Although parts of India are called biodiversity hotspots, biologists don’t think the country is greatly diverse. “It’s more like a poor millionaire down the Forbes list,” says Robin. “The patterns and processes of speciation are not well described.” The distinct endemic genera of birds challenges a widely held belief that India’s avifauna were merely species within broad genera found outside India.
“The astonishing results of this study certainly deepen my appreciation of and concern for biodiversity in the Western Ghats,” says Katti. “Given the long history of human occupation in the Western Ghats, and their popularity among birdwatchers, it is remarkable that no one had taken a closer scientific look at these birds until now.” The implication of this extends far beyond birds and the diversity of the western hill range. It reveals the evolutionary history of the Indian subcontinent.
The closest relatives of Sholakilis, builders of nests from moss, and the flower and fruit-eating Chilappans live in the Himalayas and in Southeast Asia. Many other creatures living in the Western Ghats trace their ancestry to the great northern mountain range. How did they find they way across the vast inhospitable expanse of the country to colonise these wet southern hills?
The ‘Satpura Hypothesis’ is the prevalent theory that explains the absence of relatives close by. It proposes that about 11 million years ago, during the middle or late Miocene Epoch, wet forests of the Satpura Hills in central India linked the Himalayas and the Western Ghats. Animals and birds made their way south through this forested bridge. In the following years, however, the subcontinent dried up, separating the southern and northern populations.
According to genetic analysis, both Sholakilis and Chilappans separated from their Himalayan cousins 11 million years ago. Stuck in their forested islands in the sky, they started to evolve into separate species about five million years ago, precisely when the Satpura Hypothesis says the continental wet forests dried up.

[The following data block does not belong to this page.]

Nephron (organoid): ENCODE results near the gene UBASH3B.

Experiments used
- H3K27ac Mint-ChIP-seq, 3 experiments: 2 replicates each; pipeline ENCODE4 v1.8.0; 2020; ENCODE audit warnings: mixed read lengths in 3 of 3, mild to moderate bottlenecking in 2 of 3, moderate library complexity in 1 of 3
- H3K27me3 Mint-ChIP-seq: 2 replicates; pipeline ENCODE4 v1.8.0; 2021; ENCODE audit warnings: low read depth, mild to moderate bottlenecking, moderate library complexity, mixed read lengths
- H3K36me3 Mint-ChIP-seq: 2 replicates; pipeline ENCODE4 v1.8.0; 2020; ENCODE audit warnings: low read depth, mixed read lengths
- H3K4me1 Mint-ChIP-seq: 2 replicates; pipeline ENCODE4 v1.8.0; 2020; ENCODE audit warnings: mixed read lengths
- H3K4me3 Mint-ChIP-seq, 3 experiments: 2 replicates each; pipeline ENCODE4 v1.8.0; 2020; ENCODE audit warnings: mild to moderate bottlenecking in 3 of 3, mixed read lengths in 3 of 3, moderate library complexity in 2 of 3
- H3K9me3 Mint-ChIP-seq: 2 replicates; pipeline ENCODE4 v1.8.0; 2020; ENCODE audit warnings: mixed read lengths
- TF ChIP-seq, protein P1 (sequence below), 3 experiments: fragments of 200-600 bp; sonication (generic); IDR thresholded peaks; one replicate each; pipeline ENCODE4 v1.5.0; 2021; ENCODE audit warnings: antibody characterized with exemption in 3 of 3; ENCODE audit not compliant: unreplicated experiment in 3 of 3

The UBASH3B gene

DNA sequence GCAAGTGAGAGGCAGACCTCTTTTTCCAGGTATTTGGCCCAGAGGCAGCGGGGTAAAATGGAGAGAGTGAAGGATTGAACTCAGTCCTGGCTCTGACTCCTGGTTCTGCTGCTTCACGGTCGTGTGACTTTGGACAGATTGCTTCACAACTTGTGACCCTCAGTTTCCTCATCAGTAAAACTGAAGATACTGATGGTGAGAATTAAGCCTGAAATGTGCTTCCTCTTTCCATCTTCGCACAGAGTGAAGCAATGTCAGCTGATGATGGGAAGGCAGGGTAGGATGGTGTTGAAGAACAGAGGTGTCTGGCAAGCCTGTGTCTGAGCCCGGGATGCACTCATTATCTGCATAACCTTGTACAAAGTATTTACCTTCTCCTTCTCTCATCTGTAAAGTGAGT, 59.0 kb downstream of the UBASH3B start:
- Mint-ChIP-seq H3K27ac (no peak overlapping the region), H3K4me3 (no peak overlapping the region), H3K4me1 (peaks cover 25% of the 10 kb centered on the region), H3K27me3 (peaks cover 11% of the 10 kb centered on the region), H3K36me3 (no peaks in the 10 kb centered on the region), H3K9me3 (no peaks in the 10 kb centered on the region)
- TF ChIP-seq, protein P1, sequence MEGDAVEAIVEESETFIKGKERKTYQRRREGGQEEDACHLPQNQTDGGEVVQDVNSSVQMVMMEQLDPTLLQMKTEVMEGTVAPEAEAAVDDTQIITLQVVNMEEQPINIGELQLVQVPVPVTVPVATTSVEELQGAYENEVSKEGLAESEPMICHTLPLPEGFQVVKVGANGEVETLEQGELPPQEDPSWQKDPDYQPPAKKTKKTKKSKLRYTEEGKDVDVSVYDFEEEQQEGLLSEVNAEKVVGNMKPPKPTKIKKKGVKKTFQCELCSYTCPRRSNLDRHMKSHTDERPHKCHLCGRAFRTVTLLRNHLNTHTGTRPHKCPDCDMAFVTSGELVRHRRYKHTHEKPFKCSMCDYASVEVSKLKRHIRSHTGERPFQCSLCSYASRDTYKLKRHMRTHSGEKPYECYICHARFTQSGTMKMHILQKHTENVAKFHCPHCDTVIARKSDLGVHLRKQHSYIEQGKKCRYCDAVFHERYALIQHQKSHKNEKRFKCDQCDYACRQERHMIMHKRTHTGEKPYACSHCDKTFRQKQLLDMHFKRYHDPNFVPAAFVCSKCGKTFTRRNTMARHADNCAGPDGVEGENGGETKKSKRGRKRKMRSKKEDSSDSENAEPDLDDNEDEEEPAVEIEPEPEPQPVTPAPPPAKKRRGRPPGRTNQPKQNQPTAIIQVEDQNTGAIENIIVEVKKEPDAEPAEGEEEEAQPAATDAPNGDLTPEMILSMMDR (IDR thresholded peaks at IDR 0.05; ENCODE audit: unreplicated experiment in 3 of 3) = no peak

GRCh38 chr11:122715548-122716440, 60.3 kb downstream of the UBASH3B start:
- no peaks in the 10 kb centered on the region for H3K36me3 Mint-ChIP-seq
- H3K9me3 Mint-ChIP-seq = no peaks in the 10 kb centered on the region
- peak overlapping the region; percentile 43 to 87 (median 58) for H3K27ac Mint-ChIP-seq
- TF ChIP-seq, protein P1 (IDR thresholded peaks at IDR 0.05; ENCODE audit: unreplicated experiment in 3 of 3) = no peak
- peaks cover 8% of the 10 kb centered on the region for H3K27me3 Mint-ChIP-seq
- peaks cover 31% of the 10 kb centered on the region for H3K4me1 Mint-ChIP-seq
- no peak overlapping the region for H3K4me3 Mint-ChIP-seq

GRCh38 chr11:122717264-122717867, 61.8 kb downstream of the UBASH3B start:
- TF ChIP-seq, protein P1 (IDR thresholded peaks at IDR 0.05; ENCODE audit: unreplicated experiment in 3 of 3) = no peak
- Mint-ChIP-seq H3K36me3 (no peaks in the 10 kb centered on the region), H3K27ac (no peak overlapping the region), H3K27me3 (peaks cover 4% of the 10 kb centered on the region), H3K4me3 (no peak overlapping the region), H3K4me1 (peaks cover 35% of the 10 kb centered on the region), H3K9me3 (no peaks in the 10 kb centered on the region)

While the 500-million-year-old Palghat Gap is the biggest break in the chain of hills, the seven-kilometre-wide Shencottah Gap also stops animals from moving north or south. It allowed the Palani Chilappan and White-bellied Sholakili to evolve in the Anamalais and Highwavies about 1.5 million years ago.
Considering these are small birds isolated to their high forest citadels, it’s astonishing that the same species live in these two separate ranges. Although Sholakilis prefer sholas above 1,500 metres, they are found in lower numbers down to 1,000 metres elevation. At this level, forests link Anamalais and Highwavies. Perhaps the Chilappan also followed the same forest bridge. South of the gap, the Ashambu Hills host their own Sholakili and Chilappan.
During the course of the study, C.K. Vishnudas, one of the researchers, stumbled upon a long forgotten specimen of a little bird in the Trivandrum Museum of Natural History. Collected in 1903, it became the basis for describing a new species: the Ashambu Sholakili or Sholicola ashambuensis. Until now, everyone thought it was a different looking white-bellied shortwing. All these different species didn’t differ in their genes alone. Their plumage and body size didn’t resemble one another. Their songs varied in bandwidth, complexity and length.
“It’s pretty hard to convince ornithologists that you have new species so we had to examine lots of different types of data – song, feather patterns, body measurements, DNA – to show these populations have unique characteristics and should be treated as separate species and especially genera,” said Robin in a press release.
These seven birds live in the highest forests along a 400-kilometre stretch of the Western Ghats. Over 50% of these forests have been lost since 1850. The isolation that drove diversity may also be their weakness.
“We may also be short on time to make these discoveries because climate change and habitat destruction are likely pushing some of these undiscovered species closer to the brink of extinction,” says Katti. “How tragic would it be to not just lose the sky islands, but also lose evolutionarily unique creatures before we even get to know them?”
The research was published in the journal BMC Evolutionary Biology on January 23, 2017.
Janaki Lenin is the author of My Husband and Other Animals. She lives in a forest with snake-man Rom Whitaker and tweets at @janakilenin.